REYKJAVIK, Iceland, Aug. 23 (UPI) -- Older men's sperm may be "mutational bombs," because men's genetic mutations increase as they age, Icelandic and U.S. researchers say.
Dr. Kari Stefansson, chief executive officer of deCODE Genetics in Reykjavik, Iceland, said the study found the number of "de novo" or new genetic mutations passed to children via sperm increases with every year of a man's age at the time of conception, WebMD reported. In addition, fathers pass along a greater number of these mutation to their children than do mothers, Stefansson said.
The study, published in the journal Nature, found the number of de novo mutations in children increases by two for every year of the father's age, while the whole amount doubles every 16.5 years.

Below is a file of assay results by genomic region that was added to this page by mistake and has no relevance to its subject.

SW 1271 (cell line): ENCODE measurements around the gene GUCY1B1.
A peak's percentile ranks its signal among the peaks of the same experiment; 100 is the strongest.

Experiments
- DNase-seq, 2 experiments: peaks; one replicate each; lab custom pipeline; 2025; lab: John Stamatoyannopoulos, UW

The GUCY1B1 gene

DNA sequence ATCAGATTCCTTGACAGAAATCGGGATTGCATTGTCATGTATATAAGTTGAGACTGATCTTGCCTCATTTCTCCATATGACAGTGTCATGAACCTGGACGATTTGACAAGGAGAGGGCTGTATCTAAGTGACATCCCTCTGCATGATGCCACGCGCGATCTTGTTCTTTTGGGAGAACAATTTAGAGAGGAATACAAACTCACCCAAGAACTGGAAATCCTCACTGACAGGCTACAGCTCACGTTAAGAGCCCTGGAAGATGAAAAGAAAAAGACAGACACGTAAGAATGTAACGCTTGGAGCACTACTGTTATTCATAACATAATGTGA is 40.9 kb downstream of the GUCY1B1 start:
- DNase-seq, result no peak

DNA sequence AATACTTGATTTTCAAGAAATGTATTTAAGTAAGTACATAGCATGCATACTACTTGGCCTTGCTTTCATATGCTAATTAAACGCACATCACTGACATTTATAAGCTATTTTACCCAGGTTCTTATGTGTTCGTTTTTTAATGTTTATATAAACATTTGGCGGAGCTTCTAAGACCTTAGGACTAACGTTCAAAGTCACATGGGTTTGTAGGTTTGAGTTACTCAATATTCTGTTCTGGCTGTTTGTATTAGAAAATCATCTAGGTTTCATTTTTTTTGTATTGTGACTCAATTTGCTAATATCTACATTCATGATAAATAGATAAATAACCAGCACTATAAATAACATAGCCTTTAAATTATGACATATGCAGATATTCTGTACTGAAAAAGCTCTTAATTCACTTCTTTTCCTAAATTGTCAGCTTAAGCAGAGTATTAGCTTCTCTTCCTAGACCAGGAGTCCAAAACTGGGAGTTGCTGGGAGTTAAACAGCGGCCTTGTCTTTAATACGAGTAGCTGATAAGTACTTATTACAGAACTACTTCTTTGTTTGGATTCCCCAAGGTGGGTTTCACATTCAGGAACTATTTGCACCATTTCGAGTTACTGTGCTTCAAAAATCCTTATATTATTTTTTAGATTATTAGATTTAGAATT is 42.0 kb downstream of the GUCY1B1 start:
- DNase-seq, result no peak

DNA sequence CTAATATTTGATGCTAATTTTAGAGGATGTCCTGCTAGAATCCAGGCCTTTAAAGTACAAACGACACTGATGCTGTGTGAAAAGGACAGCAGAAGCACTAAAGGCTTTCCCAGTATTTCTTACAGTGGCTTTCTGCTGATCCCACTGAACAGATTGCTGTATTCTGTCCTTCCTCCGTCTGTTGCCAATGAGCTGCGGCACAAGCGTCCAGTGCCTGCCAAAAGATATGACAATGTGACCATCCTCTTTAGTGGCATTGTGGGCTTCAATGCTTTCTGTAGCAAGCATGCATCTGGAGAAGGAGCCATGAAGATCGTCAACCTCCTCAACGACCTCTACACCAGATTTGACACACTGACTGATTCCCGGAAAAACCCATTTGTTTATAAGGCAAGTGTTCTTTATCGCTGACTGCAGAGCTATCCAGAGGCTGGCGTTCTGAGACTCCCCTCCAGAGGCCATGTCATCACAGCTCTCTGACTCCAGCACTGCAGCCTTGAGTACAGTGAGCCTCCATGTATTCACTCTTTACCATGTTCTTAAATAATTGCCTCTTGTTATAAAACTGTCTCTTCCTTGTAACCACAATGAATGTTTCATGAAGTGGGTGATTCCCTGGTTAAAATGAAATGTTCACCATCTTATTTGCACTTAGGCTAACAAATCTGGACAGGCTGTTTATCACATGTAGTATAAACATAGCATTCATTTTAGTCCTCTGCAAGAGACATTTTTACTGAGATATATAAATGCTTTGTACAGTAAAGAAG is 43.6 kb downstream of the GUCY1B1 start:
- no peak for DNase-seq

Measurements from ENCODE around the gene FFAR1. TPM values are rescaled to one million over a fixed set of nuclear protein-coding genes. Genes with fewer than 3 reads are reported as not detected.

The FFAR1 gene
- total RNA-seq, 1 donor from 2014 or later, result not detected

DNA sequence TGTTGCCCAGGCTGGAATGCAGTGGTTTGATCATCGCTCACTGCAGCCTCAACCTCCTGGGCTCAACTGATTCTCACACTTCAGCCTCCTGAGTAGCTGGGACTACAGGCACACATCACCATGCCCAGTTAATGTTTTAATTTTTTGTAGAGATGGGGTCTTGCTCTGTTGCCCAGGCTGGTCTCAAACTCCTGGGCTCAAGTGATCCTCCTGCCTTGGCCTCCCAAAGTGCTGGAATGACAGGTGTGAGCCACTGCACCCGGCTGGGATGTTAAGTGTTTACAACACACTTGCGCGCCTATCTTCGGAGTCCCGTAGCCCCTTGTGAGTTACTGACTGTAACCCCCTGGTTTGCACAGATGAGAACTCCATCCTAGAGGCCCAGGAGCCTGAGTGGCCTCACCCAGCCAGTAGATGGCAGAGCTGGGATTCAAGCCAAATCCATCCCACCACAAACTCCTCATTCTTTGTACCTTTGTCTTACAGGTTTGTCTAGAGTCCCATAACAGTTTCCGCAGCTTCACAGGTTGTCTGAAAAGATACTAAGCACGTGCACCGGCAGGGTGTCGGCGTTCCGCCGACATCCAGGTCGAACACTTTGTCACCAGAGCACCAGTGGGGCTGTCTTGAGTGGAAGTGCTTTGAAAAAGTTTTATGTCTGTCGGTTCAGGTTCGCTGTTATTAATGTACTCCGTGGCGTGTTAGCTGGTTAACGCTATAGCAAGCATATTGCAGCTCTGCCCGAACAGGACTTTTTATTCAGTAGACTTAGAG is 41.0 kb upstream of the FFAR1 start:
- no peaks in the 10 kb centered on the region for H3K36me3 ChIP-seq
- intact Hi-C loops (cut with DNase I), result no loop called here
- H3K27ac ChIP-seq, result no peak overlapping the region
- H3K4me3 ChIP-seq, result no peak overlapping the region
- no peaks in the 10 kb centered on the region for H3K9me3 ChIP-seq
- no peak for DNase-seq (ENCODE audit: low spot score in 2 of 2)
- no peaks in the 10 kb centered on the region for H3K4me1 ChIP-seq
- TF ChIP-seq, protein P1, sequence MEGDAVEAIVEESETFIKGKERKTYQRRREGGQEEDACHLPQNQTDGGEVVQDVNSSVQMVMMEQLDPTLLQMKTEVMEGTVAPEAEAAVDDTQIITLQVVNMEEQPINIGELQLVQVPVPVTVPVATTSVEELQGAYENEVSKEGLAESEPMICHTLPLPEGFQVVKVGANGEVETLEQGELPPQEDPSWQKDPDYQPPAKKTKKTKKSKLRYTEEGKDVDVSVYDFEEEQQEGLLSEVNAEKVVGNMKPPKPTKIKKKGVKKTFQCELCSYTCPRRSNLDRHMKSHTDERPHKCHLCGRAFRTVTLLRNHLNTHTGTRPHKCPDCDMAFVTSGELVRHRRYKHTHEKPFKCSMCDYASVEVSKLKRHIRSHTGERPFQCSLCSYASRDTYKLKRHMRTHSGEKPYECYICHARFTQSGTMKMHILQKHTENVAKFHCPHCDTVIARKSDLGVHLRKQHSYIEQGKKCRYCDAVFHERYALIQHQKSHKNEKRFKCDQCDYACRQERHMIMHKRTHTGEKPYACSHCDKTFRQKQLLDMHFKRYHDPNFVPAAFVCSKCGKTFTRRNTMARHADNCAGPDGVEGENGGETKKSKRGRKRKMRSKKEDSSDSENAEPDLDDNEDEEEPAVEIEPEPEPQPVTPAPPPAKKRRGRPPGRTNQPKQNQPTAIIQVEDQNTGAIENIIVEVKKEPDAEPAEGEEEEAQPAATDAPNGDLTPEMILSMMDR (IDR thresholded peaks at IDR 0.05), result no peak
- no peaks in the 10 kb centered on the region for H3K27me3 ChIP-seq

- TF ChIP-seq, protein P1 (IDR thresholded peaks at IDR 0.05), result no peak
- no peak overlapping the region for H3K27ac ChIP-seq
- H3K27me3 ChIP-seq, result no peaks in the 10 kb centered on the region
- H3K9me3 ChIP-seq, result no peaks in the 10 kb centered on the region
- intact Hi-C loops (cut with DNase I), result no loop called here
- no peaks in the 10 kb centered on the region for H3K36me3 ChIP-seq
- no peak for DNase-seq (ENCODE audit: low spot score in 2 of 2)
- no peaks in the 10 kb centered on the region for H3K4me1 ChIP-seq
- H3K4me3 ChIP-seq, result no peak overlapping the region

For example, a 36-year-old man passes along twice as many mutations in his sperm to his children, compared to a 20-year-old man, the study said.
Earlier studies linked these mutations to autism and schizophrenia and other developmental disorders, Stefansson said.
"We have in many ways been led a bit astray when it comes to the impact of the age of parents," Stefansson said. "As a society, we have been focused on the age of the mother as being detrimental, but probably the age of the father is more dangerous."
The researchers compared mutation rates in 78 Icelandic parent-offspring trios -- 44 of the children have autism spectrum disorder and 21 have schizophrenia. Not only did the novo mutations increase by two for each year of the father's age, but nearly all variation -- 97 percent -- in the number of these mutations was attributable to paternal age, Stefansson said.